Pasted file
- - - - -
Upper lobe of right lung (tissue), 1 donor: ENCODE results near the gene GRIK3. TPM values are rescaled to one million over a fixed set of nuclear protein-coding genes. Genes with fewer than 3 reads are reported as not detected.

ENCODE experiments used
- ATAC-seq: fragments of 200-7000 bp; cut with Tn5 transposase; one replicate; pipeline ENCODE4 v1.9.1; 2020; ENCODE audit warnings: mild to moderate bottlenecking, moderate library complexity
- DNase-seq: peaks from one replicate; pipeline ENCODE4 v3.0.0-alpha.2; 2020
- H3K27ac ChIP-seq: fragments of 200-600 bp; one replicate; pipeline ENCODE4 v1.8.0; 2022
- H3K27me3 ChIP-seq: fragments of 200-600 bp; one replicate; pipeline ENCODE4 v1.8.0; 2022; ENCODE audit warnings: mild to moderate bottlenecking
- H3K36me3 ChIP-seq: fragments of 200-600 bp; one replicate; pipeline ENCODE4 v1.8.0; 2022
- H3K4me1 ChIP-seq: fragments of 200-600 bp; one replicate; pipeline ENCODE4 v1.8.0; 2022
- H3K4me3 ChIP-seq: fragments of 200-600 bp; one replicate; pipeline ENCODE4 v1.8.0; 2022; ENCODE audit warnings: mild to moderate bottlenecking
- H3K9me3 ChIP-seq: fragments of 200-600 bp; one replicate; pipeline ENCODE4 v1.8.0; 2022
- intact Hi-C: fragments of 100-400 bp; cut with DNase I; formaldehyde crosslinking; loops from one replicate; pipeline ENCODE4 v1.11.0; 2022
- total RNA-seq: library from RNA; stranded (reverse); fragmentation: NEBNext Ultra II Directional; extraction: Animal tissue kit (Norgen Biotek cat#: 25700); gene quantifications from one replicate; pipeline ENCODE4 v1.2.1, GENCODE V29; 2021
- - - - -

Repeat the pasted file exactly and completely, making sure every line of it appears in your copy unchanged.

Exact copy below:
Upper lobe of right lung (tissue), 1 donor: ENCODE results near the gene GRIK3. TPM values are rescaled to one million over a fixed set of nuclear protein-coding genes. Genes with fewer than 3 reads are reported as not detected.

ENCODE experiments used
- ATAC-seq: fragments of 200-7000 bp; cut with Tn5 transposase; one replicate; pipeline ENCODE4 v1.9.1; 2020; ENCODE audit warnings: mild to moderate bottlenecking, moderate library complexity
- DNase-seq: peaks from one replicate; pipeline ENCODE4 v3.0.0-alpha.2; 2020
- H3K27ac ChIP-seq: fragments of 200-600 bp; one replicate; pipeline ENCODE4 v1.8.0; 2022
- H3K27me3 ChIP-seq: fragments of 200-600 bp; one replicate; pipeline ENCODE4 v1.8.0; 2022; ENCODE audit warnings: mild to moderate bottlenecking
- H3K36me3 ChIP-seq: fragments of 200-600 bp; one replicate; pipeline ENCODE4 v1.8.0; 2022
- H3K4me1 ChIP-seq: fragments of 200-600 bp; one replicate; pipeline ENCODE4 v1.8.0; 2022
- H3K4me3 ChIP-seq: fragments of 200-600 bp; one replicate; pipeline ENCODE4 v1.8.0; 2022; ENCODE audit warnings: mild to moderate bottlenecking
- H3K9me3 ChIP-seq: fragments of 200-600 bp; one replicate; pipeline ENCODE4 v1.8.0; 2022
- intact Hi-C: fragments of 100-400 bp; cut with DNase I; formaldehyde crosslinking; loops from one replicate; pipeline ENCODE4 v1.11.0; 2022
- total RNA-seq: library from RNA; stranded (reverse); fragmentation: NEBNext Ultra II Directional; extraction: Animal tissue kit (Norgen Biotek cat#: 25700); gene quantifications from one replicate; pipeline ENCODE4 v1.2.1, GENCODE V29; 2021